Centralized Logging


Foreman orchestrates several other compoments:

  • DHCP
  • DNS
  • TFTP
  • IPMI
  • Puppet Master
  • Puppet CA
  • Compute Resources: libvirt, oVirt, VmWare, OpenStack, Docker...

The list is longer when Katello and other plugins are installed:

  • Candlepin
  • Pulp, Crane
  • Dynflow
  • Cron jobs
  • Other configuration management tools: Salt, Chef

For instance, typical transaction of creating new host in Foreman involves:

  • acquiring next free IP on DHCP server
  • making DHCP reservation
  • creating DNS record
  • deploying PXELinux configuration, kernel and initramdisk on TFTP
  • signing certs on Puppet CA
  • contacting compute resrouce (e.g. oVirt) to configure and start the instance
  • and more (depending on plugins installed)

Pain points

All those components generate logs depending on their configuration and they all log to either files or syslog/journald. Investigation of failures involves searching in various system logs, log files and databases across whole Foreman infrastructure which involves multiple nodes installed with Smart Proxy and backend services.

Users need to execute foreman-debug tool on each of the nodes involved in transaction generating large tarballs with compressed log files sending them over to Foreman team for furtner investigation. This process is error prone, users often do not deliver logs from all nodes, or even supply logs from nodes not involved in the transaction.

Some operations take tens of minutes to complete, for example YUM repository promotion. Foreman user interface only shows a progress bar today. To see what is going on, users must connect to underlaying Pulp service to view log output in realtime.

Lastly, there is no way of finding root causes without accessing Foreman server or Smart Proxy nodes via remote shell.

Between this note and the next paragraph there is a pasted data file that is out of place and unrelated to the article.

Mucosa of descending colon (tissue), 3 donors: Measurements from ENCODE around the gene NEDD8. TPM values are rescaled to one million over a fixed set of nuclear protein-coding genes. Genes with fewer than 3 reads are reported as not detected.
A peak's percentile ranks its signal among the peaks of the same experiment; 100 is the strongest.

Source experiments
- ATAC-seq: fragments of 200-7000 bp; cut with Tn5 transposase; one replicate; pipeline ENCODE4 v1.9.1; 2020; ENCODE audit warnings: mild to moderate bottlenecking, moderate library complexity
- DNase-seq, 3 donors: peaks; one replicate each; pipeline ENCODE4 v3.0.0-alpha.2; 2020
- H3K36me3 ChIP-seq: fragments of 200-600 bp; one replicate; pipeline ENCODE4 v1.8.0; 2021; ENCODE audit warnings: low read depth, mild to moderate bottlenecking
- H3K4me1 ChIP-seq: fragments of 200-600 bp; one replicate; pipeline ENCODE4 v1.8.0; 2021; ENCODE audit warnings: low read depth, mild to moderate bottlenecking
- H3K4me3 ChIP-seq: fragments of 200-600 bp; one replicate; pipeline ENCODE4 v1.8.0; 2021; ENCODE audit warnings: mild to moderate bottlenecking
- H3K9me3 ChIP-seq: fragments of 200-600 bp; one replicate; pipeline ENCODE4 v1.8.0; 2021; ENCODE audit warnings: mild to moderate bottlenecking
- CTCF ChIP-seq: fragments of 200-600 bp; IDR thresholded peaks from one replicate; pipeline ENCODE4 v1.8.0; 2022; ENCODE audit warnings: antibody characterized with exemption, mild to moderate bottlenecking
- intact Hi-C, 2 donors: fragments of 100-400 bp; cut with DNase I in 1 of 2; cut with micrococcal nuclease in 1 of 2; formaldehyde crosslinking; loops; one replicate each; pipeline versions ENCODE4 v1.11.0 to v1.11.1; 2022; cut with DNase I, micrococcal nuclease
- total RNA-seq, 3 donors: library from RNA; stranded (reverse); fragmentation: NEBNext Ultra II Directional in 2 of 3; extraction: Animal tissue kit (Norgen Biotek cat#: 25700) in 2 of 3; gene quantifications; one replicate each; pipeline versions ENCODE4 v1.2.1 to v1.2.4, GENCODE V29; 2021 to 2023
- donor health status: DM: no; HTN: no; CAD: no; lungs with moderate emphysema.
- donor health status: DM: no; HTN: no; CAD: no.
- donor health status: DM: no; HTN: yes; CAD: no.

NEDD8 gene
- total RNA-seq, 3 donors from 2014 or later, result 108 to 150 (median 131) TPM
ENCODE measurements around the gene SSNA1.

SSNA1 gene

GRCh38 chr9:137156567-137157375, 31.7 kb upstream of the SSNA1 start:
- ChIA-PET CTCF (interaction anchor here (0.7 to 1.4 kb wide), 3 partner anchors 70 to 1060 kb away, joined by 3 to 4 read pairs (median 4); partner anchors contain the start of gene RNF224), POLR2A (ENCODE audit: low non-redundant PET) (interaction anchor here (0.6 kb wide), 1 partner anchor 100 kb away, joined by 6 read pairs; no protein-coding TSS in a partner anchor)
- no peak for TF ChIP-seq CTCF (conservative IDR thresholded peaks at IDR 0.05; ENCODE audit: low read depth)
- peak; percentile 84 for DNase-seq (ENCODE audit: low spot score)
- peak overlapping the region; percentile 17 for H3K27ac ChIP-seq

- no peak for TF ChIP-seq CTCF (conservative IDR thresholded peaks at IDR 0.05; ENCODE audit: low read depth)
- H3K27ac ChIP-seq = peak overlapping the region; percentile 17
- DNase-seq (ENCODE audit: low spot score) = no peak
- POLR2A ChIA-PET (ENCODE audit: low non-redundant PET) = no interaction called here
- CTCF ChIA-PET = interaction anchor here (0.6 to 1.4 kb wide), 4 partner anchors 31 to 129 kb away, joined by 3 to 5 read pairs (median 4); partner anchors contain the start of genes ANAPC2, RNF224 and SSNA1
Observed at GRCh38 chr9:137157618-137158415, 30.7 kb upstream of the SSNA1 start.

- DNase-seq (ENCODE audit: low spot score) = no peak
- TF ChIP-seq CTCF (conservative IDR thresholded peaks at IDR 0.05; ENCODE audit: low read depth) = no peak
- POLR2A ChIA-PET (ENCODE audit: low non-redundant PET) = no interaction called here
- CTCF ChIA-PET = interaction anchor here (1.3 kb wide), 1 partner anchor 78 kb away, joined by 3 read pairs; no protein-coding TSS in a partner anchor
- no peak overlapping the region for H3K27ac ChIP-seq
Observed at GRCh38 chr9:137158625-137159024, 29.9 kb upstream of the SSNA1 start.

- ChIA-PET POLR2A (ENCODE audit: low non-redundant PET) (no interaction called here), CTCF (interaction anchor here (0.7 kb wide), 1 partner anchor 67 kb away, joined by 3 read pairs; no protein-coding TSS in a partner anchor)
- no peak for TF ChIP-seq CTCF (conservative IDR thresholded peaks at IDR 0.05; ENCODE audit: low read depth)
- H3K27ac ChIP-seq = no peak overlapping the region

Stories to solve

As a Foreman user, I would like to investigate logs from all components involved in New Host transaction.
As a Foreman user, I would like to find all logs from DHCP/TFTP/DNS servers paired with a specific host in Foreman database (IP/MAC).
As a Foreman user, I would like to view logs coming out from Pulp/Celery components during content promotion in realtime.


Centralized logging with metadata brings transparency as we currently struggle to correlate messages coming out of individual systems with orchestration runs, sessions or users. Possibility to pass the metadata IDs into subsystems would be big advantage. Possible correlation identifiers are:

  • Foreman user id
  • Foreman session id
  • Foreman transaction id
  • Foreman host IP address
  • Foreman host MAC address
  • Foreman host provisioning token


  • Lukáš Zapletal (Foreman) - `lzap_at_redhat_dot_com`

Current status

  • Design WIP
  • Not yet implemented


The implementation must build on top of tools which are available in RHEL 6 and 7 today. The ideal integration point for common loogging is therefore rsyslog, which can be configured to send data over the wire reliably and also integrated with dozens of tools, including ElasticSearch/Kibana. It also allowes structured logging ( via Lumberjack plugin. We should keep in mind that it is possible that journald will be enhanced to provide better over-the-wire capabilities, so it should be easy to switch to journald instead of rsyslog.

Foreman uses "logging" gem which is modular log4j-like logging framework which unfortunately does not support structured logging at all neither provide integration with journald. But we can leverage logging JSON (CEE) format and pass it in the rsyslog via the standard syslog interface.

Required implementation steps

  • generate correlation (request) ID for each Foreman request (DONE)
  • generate correlation ID for background tasks
  • accept correlation ID via API for multi-request workflows (rhsm registration is multiple calls)
  • generate correlation ID for API calls missing it
  • send correlation ids to Pulp or Candlepin
  • print correlation id on error pages together with commands to run to dig the messages

The format:

  • keep it shortest possible string (base22 encoding or something similar)


Pulp uses the system log: